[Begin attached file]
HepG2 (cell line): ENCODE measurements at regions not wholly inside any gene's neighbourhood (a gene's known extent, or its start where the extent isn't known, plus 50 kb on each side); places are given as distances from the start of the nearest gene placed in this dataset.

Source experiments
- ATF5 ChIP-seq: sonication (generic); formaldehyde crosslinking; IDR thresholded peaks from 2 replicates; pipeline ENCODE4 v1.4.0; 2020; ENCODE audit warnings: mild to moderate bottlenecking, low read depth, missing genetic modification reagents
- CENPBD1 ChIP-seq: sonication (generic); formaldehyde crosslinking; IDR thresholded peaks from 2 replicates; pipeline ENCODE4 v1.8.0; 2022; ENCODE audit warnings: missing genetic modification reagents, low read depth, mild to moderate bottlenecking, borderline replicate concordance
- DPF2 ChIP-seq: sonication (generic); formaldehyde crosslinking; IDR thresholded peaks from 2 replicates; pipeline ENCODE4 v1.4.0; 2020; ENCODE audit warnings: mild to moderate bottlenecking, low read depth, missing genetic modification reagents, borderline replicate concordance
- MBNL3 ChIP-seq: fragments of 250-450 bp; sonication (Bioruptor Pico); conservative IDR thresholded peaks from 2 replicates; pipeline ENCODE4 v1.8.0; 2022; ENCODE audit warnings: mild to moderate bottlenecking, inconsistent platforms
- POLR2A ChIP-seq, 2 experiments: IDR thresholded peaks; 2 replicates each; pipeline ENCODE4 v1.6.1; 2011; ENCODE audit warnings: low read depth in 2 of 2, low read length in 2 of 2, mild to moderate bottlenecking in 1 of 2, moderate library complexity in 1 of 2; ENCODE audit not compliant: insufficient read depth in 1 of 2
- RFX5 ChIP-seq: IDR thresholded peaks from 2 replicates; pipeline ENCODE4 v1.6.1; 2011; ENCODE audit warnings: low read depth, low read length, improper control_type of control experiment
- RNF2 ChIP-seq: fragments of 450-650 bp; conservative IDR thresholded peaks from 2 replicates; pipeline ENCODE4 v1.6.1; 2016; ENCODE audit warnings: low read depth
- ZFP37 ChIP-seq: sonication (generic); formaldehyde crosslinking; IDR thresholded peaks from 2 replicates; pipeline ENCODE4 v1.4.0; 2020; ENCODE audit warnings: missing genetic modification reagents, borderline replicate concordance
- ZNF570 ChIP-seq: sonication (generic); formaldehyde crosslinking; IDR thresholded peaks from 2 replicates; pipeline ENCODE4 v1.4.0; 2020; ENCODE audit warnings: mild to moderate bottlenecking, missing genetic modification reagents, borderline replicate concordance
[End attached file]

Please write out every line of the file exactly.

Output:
HepG2 (cell line): ENCODE measurements at regions not wholly inside any gene's neighbourhood (a gene's known extent, or its start where the extent isn't known, plus 50 kb on each side); places are given as distances from the start of the nearest gene placed in this dataset.

Source experiments
- ATF5 ChIP-seq: sonication (generic); formaldehyde crosslinking; IDR thresholded peaks from 2 replicates; pipeline ENCODE4 v1.4.0; 2020; ENCODE audit warnings: mild to moderate bottlenecking, low read depth, missing genetic modification reagents
- CENPBD1 ChIP-seq: sonication (generic); formaldehyde crosslinking; IDR thresholded peaks from 2 replicates; pipeline ENCODE4 v1.8.0; 2022; ENCODE audit warnings: missing genetic modification reagents, low read depth, mild to moderate bottlenecking, borderline replicate concordance
- DPF2 ChIP-seq: sonication (generic); formaldehyde crosslinking; IDR thresholded peaks from 2 replicates; pipeline ENCODE4 v1.4.0; 2020; ENCODE audit warnings: mild to moderate bottlenecking, low read depth, missing genetic modification reagents, borderline replicate concordance
- MBNL3 ChIP-seq: fragments of 250-450 bp; sonication (Bioruptor Pico); conservative IDR thresholded peaks from 2 replicates; pipeline ENCODE4 v1.8.0; 2022; ENCODE audit warnings: mild to moderate bottlenecking, inconsistent platforms
- POLR2A ChIP-seq, 2 experiments: IDR thresholded peaks; 2 replicates each; pipeline ENCODE4 v1.6.1; 2011; ENCODE audit warnings: low read depth in 2 of 2, low read length in 2 of 2, mild to moderate bottlenecking in 1 of 2, moderate library complexity in 1 of 2; ENCODE audit not compliant: insufficient read depth in 1 of 2
- RFX5 ChIP-seq: IDR thresholded peaks from 2 replicates; pipeline ENCODE4 v1.6.1; 2011; ENCODE audit warnings: low read depth, low read length, improper control_type of control experiment
- RNF2 ChIP-seq: fragments of 450-650 bp; conservative IDR thresholded peaks from 2 replicates; pipeline ENCODE4 v1.6.1; 2016; ENCODE audit warnings: low read depth
- ZFP37 ChIP-seq: sonication (generic); formaldehyde crosslinking; IDR thresholded peaks from 2 replicates; pipeline ENCODE4 v1.4.0; 2020; ENCODE audit warnings: missing genetic modification reagents, borderline replicate concordance
- ZNF570 ChIP-seq: sonication (generic); formaldehyde crosslinking; IDR thresholded peaks from 2 replicates; pipeline ENCODE4 v1.4.0; 2020; ENCODE audit warnings: mild to moderate bottlenecking, missing genetic modification reagents, borderline replicate concordance